Different types of Panorama Photography Services

There are two types of Panoramas. One is a wide shot and another is 360° view. Panoramas are basically a number of photos taken in sequence and stitched together using software’s.  In this article, I will go over the process from camera settings to shooting.

What lens to use to make a panorama

Common mistake made is using a wide angle lens for panoramas. While you will end up taking fewer shots to complete the panorama, photos taken with wide angle lenses are badly distorted at the sides resulting in errors when stitching. Wide Angle Lens Distortion

A good focal length to start with would be 35mm on a crop. Higher focal lengths like 70mm and above would require more images to complete the panorama, but the end result is high resolution panoramas.

Camera Settings

  1. Remove any accessories like lens filter etc…
  2. Do not use Auto White Balance. Use one of the White Balance presets instead.
  3. Set your camera to Manual mode. We do not want any exposure settings to change from image to image.
  4. Use a leveled tripod for best results.
  5. Scan the whole scene through the viewfinder.
  6. Get the meter readings for the brightest and darkest areas in the whole scene.
  7. Average the exposure to be between the brightest and darkest areas.
  8. Set the Aperture to F8 to F12
  9. Focus on an object in the middle of the scene.
  10. Turn off Auto Focus. We do not want the camera to be changing focus during shots.

Shooting

Shoot in Portrait mode.

If you are using a tripod, level it. With a level tripod, your camera’s angle will not shift up and down as you pan.

Panorama Camera

Shoot from the left to the right of the whole scene. Overlap each image by at least 30%. The overlap is what allows the software to line up the images and stitch them. So make sure to leave plenty of overlap. Move across the scene taking as many images as necessary to fully capture the landscape. See image below.

Panorama shooting

The process for shooting 360° Panoramas is the same with one additional step. You now have to capture the scene in rows. The number of rows you need for the whole scene depends on the focal length of the lens. You need 2 rows (45° up and 45° down) for lenses between 40 to 60mm and 3 rows for longer lenses. Again always remember to leave a 30% overlap from the top and bottom rows. Multi Row Panorama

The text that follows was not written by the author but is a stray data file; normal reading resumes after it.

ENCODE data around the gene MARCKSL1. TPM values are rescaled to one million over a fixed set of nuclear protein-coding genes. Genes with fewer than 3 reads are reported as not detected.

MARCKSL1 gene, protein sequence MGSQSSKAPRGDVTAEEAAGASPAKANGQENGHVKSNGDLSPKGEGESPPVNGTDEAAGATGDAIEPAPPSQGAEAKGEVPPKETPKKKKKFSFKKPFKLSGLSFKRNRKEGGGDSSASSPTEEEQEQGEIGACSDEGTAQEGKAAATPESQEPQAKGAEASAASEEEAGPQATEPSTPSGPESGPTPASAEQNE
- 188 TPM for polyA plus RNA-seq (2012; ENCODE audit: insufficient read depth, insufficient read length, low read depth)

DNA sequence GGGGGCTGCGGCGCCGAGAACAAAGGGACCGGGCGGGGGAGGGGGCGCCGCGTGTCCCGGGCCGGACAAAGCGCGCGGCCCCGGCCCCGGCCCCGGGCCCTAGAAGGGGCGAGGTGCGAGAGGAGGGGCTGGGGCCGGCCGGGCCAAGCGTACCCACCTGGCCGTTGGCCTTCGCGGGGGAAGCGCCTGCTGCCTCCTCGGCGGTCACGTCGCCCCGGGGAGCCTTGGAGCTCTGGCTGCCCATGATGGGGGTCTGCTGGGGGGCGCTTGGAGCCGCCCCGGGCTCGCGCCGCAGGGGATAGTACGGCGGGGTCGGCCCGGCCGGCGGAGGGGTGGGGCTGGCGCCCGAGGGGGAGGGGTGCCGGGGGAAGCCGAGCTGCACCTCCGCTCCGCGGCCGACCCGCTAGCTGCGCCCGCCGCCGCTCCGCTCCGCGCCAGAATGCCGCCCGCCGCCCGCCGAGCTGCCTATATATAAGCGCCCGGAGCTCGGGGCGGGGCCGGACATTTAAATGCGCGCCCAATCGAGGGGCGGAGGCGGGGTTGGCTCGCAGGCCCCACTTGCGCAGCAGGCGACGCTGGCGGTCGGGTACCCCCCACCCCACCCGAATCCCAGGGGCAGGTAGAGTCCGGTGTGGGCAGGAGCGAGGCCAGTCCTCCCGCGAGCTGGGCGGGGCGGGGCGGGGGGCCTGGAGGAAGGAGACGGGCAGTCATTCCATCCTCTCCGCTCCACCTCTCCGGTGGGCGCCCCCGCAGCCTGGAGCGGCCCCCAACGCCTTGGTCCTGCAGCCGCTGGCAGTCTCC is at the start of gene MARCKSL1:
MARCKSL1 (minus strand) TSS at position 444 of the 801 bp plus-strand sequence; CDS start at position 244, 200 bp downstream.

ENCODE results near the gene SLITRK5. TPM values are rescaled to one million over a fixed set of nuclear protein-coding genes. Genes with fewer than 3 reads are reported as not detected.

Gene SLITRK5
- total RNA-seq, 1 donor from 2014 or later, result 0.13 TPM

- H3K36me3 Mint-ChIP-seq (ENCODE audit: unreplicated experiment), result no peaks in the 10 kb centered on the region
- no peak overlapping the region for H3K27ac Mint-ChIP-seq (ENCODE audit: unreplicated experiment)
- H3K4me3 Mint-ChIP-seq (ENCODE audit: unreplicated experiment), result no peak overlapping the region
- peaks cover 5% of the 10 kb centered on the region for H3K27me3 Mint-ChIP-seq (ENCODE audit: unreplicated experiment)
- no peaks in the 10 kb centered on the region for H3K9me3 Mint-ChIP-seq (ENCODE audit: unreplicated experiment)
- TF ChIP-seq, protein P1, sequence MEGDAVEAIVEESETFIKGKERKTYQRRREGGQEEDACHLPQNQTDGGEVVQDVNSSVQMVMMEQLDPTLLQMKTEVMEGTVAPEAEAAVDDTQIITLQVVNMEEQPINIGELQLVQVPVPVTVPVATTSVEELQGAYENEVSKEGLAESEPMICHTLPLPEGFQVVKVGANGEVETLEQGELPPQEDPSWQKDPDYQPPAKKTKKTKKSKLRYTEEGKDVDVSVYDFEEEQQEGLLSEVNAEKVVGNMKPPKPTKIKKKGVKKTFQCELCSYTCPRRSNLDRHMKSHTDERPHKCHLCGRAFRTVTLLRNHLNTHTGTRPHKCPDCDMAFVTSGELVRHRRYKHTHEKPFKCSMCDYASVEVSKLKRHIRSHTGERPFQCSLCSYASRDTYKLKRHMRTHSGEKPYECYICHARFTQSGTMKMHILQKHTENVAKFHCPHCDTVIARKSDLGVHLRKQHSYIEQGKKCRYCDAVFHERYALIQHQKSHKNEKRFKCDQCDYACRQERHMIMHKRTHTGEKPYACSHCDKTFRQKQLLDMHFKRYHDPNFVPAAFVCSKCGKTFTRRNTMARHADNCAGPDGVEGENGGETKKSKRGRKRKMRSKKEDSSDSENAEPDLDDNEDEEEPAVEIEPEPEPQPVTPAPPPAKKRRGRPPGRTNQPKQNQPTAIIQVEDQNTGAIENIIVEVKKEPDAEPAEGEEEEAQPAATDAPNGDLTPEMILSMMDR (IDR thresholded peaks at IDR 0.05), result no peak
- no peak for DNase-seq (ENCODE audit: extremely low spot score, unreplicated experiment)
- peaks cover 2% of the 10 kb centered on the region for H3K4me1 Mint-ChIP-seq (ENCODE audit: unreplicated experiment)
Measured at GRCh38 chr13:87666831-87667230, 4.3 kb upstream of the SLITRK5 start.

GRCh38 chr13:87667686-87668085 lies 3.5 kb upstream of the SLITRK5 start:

Editing  your panorama

After loading the images in your computer, go through each and confirm that the white balance is identical.

Next, look at the brightest and darkest images in the series. Try to balance it out by reducing the highlights on the brightest images and bringing up the shadows in the darkest images. Do this to the bare minimum. Do not overdo this. Any additional post-processing is best done once the panorama has been created.

Stitching

There are many softwares that can create panoramas. PTGui and Hugin are among the popular ones. Hugin is freeware but there is a learning curve to it. PTGui is a little easier to manage. Both are free to try so you can download and play around a bit. I won’t be going over the steps on stitching as there are detailed instructions and videos on their respective websites.

Our Services

If you rather leave this to the professionals, we provide Panorama Photography Services in Singapore. Our Panoramas can be wide or 360° surround views which can be viewed online anywhere in the world. Panoramas can also be linked together to form Virtual Tours. A good way to showcase property from room to room.